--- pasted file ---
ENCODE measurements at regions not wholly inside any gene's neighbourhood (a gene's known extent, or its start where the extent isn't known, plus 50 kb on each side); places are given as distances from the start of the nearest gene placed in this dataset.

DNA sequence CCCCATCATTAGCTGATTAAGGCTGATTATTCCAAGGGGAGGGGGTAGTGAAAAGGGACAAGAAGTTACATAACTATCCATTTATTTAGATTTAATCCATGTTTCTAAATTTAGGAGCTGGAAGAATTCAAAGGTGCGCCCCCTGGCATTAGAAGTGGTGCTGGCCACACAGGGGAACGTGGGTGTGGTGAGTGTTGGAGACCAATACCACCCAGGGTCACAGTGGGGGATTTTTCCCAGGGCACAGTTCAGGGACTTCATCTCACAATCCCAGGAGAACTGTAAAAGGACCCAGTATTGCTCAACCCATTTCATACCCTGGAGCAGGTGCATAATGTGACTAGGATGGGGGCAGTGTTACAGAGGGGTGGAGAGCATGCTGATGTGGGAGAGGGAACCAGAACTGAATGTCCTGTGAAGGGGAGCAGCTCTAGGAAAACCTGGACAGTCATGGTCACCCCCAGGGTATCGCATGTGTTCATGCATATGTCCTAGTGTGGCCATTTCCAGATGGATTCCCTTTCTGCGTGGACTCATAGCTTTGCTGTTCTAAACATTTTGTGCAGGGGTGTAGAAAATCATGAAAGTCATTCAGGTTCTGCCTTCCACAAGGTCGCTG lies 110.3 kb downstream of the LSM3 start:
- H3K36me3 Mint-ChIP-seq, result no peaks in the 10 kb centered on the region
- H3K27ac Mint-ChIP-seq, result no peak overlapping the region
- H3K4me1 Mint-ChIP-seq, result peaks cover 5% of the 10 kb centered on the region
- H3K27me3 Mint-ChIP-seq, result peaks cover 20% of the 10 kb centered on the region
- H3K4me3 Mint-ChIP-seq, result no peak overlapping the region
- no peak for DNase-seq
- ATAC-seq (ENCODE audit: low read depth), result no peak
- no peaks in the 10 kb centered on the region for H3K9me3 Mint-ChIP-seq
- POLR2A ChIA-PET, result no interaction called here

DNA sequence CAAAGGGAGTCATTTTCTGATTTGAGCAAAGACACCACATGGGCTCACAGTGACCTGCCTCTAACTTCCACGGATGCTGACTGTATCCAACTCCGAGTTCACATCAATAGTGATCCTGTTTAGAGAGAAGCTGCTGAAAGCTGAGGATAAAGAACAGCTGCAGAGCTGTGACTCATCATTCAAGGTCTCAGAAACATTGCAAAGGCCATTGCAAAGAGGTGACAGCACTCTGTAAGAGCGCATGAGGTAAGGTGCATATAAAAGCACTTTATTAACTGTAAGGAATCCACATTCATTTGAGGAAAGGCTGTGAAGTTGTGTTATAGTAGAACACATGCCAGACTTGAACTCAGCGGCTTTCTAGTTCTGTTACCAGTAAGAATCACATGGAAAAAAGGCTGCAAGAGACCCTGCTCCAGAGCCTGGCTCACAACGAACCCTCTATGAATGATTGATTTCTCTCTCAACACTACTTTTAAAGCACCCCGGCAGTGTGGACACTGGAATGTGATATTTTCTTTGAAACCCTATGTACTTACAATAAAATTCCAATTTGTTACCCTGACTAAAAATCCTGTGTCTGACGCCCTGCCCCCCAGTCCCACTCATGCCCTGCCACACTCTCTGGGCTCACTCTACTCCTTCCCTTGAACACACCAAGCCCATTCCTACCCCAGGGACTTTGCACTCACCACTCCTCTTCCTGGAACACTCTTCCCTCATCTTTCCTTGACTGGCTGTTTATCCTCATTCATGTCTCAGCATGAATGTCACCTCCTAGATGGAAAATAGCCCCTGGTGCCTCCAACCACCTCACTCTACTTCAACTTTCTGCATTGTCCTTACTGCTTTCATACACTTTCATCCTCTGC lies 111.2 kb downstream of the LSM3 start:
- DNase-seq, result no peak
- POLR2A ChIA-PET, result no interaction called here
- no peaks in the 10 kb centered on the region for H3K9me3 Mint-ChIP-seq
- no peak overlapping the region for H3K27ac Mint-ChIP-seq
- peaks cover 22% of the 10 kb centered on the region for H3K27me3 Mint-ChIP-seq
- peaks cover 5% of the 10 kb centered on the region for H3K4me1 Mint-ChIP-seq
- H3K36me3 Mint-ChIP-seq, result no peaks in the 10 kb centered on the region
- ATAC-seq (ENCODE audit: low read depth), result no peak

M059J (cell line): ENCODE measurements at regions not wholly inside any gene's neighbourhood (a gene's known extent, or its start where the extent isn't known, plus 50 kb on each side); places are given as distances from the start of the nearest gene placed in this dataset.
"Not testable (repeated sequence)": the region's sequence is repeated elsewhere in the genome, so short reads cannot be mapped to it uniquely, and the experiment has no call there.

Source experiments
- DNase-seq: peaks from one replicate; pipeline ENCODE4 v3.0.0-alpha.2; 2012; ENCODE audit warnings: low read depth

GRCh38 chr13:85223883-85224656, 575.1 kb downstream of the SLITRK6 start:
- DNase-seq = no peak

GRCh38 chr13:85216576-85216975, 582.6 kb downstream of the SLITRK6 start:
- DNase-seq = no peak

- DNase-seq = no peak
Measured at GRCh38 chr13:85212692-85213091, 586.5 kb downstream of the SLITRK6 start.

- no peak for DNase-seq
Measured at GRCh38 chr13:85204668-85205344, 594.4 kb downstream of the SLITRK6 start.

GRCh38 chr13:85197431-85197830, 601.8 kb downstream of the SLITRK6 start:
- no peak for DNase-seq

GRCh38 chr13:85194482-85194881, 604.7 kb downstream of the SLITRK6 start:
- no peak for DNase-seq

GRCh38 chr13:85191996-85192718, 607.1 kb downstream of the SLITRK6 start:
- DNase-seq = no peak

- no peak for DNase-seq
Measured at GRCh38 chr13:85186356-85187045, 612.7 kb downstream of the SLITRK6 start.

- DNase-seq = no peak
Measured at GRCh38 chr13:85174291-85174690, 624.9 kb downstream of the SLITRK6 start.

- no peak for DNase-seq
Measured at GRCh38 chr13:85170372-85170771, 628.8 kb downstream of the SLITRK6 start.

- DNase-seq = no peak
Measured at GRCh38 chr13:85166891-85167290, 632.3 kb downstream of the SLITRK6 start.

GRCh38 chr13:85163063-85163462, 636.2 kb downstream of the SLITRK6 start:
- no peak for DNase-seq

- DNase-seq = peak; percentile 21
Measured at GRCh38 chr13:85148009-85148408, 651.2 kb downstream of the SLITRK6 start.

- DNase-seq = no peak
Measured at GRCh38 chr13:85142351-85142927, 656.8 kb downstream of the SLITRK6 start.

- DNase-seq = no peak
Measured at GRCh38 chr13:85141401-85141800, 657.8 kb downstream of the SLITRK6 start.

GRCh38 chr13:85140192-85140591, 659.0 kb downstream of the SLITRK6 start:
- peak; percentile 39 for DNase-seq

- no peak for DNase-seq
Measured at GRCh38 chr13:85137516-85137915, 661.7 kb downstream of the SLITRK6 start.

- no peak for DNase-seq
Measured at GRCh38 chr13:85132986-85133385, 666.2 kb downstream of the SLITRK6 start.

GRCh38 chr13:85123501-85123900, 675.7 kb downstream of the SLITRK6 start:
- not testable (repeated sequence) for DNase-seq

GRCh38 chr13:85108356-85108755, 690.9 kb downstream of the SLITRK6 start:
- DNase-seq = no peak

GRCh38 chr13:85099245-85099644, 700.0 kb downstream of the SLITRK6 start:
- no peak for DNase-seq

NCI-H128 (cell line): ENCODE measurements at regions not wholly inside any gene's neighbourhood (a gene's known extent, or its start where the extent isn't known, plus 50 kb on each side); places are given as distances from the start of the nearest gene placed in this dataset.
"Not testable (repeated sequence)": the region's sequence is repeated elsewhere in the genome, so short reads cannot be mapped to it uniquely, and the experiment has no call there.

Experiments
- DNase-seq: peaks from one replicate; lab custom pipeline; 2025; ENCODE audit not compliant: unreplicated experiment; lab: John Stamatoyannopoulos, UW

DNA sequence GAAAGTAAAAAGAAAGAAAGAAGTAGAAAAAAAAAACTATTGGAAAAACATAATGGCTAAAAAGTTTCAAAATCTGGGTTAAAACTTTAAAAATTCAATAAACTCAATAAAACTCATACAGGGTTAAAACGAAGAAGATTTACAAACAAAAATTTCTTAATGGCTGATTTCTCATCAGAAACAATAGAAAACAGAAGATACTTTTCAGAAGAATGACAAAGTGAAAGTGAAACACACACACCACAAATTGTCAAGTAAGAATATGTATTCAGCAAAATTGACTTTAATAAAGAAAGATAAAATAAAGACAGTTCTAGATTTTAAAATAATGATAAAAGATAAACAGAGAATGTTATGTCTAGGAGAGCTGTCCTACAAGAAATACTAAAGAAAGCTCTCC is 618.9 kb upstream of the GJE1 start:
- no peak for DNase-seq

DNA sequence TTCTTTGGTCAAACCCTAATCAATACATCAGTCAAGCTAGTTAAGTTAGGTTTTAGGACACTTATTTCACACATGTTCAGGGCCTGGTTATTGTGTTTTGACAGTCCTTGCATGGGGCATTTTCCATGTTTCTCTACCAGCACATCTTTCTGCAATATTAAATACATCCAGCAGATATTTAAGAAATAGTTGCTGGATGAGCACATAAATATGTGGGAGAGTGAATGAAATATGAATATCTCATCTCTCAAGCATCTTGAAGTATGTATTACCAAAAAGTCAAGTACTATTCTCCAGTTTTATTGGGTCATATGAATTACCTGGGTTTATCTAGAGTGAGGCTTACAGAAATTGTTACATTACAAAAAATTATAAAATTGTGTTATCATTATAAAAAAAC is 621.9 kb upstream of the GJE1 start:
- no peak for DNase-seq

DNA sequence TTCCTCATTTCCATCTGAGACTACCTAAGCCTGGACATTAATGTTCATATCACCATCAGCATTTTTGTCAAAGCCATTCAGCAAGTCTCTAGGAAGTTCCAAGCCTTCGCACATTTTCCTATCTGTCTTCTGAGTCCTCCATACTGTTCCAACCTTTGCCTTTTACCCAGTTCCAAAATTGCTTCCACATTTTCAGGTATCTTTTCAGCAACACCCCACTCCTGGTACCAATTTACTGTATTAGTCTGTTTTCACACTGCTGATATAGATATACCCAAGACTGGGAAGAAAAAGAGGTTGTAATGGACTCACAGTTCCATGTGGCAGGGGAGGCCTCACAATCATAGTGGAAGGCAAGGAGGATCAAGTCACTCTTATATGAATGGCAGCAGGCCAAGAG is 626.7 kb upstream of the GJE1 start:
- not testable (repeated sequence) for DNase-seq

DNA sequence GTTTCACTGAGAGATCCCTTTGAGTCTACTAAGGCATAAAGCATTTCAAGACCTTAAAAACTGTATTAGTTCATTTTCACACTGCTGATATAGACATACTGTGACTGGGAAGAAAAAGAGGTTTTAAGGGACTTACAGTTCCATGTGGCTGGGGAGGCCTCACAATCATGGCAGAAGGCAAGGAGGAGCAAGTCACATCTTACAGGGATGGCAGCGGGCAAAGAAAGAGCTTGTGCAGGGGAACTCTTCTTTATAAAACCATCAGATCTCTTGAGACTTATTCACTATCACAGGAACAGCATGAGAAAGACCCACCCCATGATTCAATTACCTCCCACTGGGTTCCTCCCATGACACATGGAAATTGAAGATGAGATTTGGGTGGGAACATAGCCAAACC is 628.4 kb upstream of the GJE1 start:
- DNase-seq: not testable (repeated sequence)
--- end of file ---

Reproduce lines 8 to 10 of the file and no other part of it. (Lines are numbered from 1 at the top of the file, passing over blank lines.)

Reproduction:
- no peak for DNase-seq
- ATAC-seq (ENCODE audit: low read depth), result no peak
- no peaks in the 10 kb centered on the region for H3K9me3 Mint-ChIP-seq